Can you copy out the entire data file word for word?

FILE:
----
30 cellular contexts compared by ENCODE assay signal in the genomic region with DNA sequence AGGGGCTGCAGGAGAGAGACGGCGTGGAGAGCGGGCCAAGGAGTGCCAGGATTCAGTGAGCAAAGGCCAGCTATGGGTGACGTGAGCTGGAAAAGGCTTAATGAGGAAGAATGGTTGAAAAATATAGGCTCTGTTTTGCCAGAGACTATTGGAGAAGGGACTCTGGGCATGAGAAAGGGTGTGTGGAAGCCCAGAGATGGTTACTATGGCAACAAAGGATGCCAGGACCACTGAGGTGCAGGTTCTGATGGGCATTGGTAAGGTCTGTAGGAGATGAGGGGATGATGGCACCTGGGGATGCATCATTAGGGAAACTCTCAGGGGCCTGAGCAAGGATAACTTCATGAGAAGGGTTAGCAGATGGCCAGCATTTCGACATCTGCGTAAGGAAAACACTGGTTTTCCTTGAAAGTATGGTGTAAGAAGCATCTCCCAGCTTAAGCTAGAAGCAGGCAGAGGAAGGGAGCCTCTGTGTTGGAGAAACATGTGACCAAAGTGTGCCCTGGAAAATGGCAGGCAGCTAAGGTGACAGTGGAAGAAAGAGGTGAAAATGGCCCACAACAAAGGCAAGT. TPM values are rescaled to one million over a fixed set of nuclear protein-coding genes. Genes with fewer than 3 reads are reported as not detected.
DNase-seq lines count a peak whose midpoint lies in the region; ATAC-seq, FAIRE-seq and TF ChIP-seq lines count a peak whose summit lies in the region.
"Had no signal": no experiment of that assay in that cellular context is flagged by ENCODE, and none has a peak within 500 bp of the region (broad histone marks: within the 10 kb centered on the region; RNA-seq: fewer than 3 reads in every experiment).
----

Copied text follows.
30 cellular contexts compared by ENCODE assay signal in the genomic region with DNA sequence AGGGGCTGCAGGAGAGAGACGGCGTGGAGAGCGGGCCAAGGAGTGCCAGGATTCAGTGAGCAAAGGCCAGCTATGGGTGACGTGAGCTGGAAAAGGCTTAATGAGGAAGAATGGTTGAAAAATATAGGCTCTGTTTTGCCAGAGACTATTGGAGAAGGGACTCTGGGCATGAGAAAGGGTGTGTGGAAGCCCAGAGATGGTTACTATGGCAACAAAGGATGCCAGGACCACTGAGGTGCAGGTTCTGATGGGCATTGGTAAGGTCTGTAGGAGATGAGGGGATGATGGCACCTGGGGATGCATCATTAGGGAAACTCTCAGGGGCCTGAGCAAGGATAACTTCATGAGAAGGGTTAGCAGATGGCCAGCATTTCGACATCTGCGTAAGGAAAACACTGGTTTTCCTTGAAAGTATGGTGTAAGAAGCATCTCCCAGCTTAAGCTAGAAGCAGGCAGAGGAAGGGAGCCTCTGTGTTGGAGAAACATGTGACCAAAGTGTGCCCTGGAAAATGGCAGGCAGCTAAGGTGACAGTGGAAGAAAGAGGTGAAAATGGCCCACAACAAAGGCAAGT. TPM values are rescaled to one million over a fixed set of nuclear protein-coding genes. Genes with fewer than 3 reads are reported as not detected.
DNase-seq lines count a peak whose midpoint lies in the region; ATAC-seq, FAIRE-seq and TF ChIP-seq lines count a peak whose summit lies in the region.
"Had no signal": no experiment of that assay in that cellular context is flagged by ENCODE, and none has a peak within 500 bp of the region (broad histone marks: within the 10 kb centered on the region; RNA-seq: fewer than 3 reads in every experiment).